There is only one you

In his 1996 biography on Audrey Hepburn, Barry Paris stated that Audrey was not only a biographer's dream but also a biographer's nightmare. A beloved actress and a passionate advocate for children's rights, Audrey was (and still is) só admired and revered that practically nobody had anything negative to say about her. Paris found that the worst thing Audrey seemingly did was her failure to mention Patricia Neal at the 1965 Oscars (read more about that here).

Audrey is and has been an inspiration to a lot of people, even long before she reached her icon status. One of the people she inspired in the early 1960s was Cherylin Sarkisian, an insecure teenage girl who became later known as Cher.

21 April 2019

John Ford's love letters to Maureen O'Hara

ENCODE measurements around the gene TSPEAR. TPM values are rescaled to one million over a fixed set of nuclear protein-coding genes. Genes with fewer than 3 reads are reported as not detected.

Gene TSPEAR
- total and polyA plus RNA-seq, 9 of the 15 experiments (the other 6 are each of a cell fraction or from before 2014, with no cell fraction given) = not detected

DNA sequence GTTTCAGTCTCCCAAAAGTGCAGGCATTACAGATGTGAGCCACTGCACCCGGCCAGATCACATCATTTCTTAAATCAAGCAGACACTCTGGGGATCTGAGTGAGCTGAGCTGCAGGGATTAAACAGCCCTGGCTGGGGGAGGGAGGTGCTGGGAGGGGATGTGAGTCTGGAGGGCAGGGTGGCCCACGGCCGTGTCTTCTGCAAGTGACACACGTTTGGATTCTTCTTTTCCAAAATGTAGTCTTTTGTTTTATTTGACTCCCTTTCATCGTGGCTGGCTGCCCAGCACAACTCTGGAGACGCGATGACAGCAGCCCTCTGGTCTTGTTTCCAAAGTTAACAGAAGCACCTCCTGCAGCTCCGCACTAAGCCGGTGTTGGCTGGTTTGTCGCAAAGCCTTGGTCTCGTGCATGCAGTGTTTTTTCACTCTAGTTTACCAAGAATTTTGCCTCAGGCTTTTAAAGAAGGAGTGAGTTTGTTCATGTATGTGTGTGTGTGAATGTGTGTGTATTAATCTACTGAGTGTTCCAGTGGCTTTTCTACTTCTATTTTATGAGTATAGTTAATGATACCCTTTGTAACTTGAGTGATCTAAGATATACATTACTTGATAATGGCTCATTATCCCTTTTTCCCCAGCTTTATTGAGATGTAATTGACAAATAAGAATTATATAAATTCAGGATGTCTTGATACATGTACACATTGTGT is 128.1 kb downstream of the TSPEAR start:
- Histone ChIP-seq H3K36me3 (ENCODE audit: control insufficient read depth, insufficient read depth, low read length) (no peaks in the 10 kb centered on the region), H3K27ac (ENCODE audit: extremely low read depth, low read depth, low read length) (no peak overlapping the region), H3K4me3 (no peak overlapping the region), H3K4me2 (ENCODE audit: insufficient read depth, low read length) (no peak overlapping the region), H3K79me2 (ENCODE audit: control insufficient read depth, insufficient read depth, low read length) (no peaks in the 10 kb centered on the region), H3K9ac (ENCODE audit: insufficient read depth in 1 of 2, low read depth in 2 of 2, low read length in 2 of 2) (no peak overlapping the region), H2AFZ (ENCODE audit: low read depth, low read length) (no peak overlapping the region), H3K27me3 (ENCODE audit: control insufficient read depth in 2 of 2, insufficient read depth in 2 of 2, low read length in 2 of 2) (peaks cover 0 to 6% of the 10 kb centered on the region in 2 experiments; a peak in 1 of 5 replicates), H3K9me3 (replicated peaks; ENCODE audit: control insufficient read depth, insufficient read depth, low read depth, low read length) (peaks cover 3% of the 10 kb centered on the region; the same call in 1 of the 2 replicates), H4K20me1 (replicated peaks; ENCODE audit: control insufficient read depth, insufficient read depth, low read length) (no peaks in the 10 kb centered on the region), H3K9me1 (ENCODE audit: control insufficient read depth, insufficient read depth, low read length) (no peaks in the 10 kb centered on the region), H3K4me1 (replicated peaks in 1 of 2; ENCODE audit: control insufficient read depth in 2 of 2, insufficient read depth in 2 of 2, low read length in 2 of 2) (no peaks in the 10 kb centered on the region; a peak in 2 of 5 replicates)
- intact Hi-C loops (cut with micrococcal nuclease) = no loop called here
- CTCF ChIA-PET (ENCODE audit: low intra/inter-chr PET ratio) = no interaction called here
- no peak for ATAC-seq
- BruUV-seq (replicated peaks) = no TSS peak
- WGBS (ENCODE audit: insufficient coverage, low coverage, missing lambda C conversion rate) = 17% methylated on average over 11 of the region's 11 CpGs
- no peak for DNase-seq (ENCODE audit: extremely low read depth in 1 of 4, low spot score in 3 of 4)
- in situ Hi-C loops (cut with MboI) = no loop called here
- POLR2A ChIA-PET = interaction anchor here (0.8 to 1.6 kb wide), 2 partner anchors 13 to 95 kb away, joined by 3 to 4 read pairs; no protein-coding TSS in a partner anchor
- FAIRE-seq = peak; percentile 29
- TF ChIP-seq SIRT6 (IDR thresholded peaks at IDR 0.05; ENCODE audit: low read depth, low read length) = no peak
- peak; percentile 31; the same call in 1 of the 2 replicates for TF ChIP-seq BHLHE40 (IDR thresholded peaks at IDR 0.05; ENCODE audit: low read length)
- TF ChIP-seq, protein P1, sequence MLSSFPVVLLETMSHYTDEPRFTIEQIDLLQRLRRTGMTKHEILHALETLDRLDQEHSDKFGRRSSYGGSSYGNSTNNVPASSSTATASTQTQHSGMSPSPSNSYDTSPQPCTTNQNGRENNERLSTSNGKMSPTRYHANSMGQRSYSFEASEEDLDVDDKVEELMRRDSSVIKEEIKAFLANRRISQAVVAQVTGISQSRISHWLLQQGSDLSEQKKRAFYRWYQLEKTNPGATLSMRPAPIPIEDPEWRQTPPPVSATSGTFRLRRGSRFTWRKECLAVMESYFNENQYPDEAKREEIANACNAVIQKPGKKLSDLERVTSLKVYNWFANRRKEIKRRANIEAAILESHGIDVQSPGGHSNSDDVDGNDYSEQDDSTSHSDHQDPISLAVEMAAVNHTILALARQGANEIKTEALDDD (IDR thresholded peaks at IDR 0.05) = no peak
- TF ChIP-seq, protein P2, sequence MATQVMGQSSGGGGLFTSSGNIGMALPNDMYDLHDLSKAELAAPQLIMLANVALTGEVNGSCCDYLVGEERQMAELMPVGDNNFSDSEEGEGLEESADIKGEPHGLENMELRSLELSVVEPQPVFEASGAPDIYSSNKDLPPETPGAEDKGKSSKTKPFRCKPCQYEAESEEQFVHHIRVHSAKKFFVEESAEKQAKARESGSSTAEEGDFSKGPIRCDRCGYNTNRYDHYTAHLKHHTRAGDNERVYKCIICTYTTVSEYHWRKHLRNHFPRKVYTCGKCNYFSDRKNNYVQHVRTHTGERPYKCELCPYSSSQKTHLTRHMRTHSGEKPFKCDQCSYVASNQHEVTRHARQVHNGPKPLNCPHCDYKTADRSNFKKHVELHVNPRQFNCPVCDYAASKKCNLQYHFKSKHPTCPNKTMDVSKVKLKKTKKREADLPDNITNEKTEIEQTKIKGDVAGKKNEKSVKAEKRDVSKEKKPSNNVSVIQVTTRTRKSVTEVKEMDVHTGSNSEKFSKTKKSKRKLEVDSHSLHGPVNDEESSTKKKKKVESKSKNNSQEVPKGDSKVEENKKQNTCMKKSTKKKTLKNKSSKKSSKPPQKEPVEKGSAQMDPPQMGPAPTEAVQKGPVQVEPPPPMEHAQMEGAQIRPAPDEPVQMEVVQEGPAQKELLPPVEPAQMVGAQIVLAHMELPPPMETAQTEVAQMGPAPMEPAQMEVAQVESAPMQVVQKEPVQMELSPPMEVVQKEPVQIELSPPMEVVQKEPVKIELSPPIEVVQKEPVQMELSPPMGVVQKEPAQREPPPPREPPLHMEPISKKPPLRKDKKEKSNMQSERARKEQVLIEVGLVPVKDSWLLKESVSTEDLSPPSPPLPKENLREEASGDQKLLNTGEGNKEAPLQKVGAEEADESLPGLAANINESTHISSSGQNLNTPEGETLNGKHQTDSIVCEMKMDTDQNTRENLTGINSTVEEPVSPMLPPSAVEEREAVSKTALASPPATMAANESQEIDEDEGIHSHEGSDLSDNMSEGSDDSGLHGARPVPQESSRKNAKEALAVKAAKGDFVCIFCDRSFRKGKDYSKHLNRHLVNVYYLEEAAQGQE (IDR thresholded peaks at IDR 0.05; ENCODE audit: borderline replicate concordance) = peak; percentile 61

After completing Rio Grande (1950) director John Ford started preparations for his magnum opus The Quiet Man (1952), his personal tribute to Ireland which he had wanted to make for a long time. In the fall of 1950, Ford left for Ireland developing his story and seeking locations, while his preferred leading lady Maureen O'Hara flew to Australia to make the film Kangaroo (1952). It was at a stopover in Honolulu where O'Hara received a strange letter from Ford addressed to "Herself", the first of many letters which surprised and confused her. In her 2004 autobiography 'Tis Herself, O'Hara described the moment when the letters, apart from confusing her, also started to worry her: "I hadn't been overly concerned about these letters up to this point, but now I was. Over the next several weeks, more letters arrived for Herself. By the end of February [1951], I had received a stack of them. I couldn't keep dismissing them as John Ford eccentricities or as harmless whims during a drunken stupor. I could no longer deny that, for whatever reason, John Ford was sending me love letters."